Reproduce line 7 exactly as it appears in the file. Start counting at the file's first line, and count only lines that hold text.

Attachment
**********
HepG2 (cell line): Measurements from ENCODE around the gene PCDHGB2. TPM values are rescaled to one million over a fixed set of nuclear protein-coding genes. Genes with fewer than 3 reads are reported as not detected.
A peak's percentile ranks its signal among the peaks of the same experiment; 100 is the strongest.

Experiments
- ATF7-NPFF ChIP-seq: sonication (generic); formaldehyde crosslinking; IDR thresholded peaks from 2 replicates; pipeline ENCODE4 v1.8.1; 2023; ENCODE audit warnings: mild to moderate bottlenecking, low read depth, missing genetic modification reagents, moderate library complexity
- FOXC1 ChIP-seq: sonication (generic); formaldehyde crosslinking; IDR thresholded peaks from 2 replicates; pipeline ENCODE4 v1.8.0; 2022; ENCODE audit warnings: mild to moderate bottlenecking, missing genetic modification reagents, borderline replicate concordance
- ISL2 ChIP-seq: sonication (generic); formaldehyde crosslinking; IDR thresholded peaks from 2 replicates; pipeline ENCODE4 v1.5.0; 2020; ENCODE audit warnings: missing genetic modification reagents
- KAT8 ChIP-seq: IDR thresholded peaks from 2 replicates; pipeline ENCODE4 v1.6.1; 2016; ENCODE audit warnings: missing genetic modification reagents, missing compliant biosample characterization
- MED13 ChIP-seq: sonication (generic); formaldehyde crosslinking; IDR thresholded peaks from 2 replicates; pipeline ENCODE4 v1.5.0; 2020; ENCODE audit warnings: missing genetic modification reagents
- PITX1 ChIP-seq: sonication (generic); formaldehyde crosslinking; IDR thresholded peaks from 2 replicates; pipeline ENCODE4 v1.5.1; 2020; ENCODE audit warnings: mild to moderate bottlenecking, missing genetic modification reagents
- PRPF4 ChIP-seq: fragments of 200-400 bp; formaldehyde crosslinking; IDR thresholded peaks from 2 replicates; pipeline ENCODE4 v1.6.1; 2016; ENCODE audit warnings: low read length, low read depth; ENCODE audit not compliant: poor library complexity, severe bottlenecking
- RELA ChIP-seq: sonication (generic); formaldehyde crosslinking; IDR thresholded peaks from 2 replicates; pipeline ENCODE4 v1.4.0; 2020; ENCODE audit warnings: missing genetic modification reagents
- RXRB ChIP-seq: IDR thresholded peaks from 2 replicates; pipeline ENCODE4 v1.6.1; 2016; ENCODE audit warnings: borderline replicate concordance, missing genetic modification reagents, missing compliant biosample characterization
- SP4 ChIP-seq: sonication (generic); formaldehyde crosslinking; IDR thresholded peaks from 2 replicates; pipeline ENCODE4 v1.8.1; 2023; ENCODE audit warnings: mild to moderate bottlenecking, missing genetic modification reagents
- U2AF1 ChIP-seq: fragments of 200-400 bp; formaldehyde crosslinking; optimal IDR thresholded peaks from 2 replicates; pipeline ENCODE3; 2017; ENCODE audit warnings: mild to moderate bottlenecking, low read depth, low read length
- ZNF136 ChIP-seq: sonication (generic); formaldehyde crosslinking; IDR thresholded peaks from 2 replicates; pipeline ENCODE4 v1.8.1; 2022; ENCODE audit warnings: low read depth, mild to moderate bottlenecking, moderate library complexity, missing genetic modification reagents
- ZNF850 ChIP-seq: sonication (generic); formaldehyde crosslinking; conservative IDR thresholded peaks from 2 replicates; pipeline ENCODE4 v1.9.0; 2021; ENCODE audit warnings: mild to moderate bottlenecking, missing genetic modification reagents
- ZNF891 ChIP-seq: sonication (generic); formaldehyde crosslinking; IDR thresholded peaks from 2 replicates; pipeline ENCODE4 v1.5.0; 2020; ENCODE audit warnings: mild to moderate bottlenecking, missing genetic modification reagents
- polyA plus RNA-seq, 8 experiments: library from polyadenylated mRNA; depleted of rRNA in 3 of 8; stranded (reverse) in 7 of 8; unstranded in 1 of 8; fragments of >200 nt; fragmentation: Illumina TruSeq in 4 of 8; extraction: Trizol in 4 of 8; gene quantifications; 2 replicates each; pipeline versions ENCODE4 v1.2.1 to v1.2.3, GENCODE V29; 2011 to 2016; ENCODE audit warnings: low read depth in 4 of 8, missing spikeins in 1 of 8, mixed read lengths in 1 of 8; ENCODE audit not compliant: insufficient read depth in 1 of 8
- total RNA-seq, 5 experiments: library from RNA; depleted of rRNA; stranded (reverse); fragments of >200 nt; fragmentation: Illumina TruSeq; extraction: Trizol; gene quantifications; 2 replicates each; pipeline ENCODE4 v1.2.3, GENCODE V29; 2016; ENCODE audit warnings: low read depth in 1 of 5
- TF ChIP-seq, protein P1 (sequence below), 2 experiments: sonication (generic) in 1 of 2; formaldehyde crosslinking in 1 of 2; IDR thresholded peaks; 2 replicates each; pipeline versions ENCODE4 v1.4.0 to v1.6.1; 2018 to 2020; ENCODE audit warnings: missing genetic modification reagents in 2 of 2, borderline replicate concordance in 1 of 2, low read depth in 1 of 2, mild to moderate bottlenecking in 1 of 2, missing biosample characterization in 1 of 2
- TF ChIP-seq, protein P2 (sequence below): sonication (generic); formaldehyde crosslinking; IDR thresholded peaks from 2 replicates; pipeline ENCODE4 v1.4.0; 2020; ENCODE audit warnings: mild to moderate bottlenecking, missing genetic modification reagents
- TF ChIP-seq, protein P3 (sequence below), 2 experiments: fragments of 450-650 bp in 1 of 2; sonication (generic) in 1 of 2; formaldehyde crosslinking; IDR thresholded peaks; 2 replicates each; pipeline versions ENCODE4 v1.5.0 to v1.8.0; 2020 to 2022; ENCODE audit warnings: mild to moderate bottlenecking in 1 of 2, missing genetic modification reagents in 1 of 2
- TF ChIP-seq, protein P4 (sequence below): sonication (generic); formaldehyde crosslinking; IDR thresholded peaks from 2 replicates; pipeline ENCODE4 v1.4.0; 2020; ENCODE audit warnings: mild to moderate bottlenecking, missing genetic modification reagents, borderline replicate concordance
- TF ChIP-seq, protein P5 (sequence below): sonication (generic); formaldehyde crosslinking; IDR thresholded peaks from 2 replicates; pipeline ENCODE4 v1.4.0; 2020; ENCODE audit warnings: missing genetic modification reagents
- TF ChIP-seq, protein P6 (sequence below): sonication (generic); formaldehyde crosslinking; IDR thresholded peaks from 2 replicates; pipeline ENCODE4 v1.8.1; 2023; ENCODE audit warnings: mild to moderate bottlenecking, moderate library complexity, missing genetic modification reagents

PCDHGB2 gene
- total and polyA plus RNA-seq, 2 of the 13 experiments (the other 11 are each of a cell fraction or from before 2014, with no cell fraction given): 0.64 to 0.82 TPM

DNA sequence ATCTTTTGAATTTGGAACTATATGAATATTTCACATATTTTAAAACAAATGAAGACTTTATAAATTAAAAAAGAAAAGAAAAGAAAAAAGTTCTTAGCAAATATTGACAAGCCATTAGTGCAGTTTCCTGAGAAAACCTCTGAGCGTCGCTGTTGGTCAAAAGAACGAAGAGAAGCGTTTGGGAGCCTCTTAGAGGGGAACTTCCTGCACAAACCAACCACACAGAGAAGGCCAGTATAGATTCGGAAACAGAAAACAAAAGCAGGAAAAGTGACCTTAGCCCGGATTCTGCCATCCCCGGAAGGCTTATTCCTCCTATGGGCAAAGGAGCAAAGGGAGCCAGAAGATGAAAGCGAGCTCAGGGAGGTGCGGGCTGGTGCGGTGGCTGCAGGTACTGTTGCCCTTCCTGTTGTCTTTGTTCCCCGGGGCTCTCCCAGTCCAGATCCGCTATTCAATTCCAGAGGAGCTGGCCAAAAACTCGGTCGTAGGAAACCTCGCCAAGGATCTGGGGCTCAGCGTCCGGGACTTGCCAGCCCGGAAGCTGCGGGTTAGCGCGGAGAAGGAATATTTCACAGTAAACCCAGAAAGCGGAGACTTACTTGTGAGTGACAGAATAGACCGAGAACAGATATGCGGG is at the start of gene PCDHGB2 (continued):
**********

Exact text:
- KAT8 ChIP-seq: IDR thresholded peaks from 2 replicates; pipeline ENCODE4 v1.6.1; 2016; ENCODE audit warnings: missing genetic modification reagents, missing compliant biosample characterization